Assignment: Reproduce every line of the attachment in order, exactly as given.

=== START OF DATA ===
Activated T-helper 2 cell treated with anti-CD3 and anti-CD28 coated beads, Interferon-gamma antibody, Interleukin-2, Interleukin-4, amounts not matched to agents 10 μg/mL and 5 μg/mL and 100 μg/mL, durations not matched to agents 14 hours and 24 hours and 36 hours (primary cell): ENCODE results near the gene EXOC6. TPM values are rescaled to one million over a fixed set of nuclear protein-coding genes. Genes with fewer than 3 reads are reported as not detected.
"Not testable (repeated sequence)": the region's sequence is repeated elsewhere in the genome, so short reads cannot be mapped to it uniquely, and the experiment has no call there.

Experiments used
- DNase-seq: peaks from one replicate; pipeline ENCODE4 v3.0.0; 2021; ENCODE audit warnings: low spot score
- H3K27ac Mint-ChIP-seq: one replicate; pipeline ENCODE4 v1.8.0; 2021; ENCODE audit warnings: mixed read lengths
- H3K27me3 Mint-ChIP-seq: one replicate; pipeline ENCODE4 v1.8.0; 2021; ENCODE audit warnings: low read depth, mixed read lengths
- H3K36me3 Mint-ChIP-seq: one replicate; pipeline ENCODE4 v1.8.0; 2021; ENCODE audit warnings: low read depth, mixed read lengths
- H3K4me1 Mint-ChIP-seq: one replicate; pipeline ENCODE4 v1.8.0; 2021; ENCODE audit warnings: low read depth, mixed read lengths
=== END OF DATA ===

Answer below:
Activated T-helper 2 cell treated with anti-CD3 and anti-CD28 coated beads, Interferon-gamma antibody, Interleukin-2, Interleukin-4, amounts not matched to agents 10 μg/mL and 5 μg/mL and 100 μg/mL, durations not matched to agents 14 hours and 24 hours and 36 hours (primary cell): ENCODE results near the gene EXOC6. TPM values are rescaled to one million over a fixed set of nuclear protein-coding genes. Genes with fewer than 3 reads are reported as not detected.
"Not testable (repeated sequence)": the region's sequence is repeated elsewhere in the genome, so short reads cannot be mapped to it uniquely, and the experiment has no call there.

Experiments used
- DNase-seq: peaks from one replicate; pipeline ENCODE4 v3.0.0; 2021; ENCODE audit warnings: low spot score
- H3K27ac Mint-ChIP-seq: one replicate; pipeline ENCODE4 v1.8.0; 2021; ENCODE audit warnings: mixed read lengths
- H3K27me3 Mint-ChIP-seq: one replicate; pipeline ENCODE4 v1.8.0; 2021; ENCODE audit warnings: low read depth, mixed read lengths
- H3K36me3 Mint-ChIP-seq: one replicate; pipeline ENCODE4 v1.8.0; 2021; ENCODE audit warnings: low read depth, mixed read lengths
- H3K4me1 Mint-ChIP-seq: one replicate; pipeline ENCODE4 v1.8.0; 2021; ENCODE audit warnings: low read depth, mixed read lengths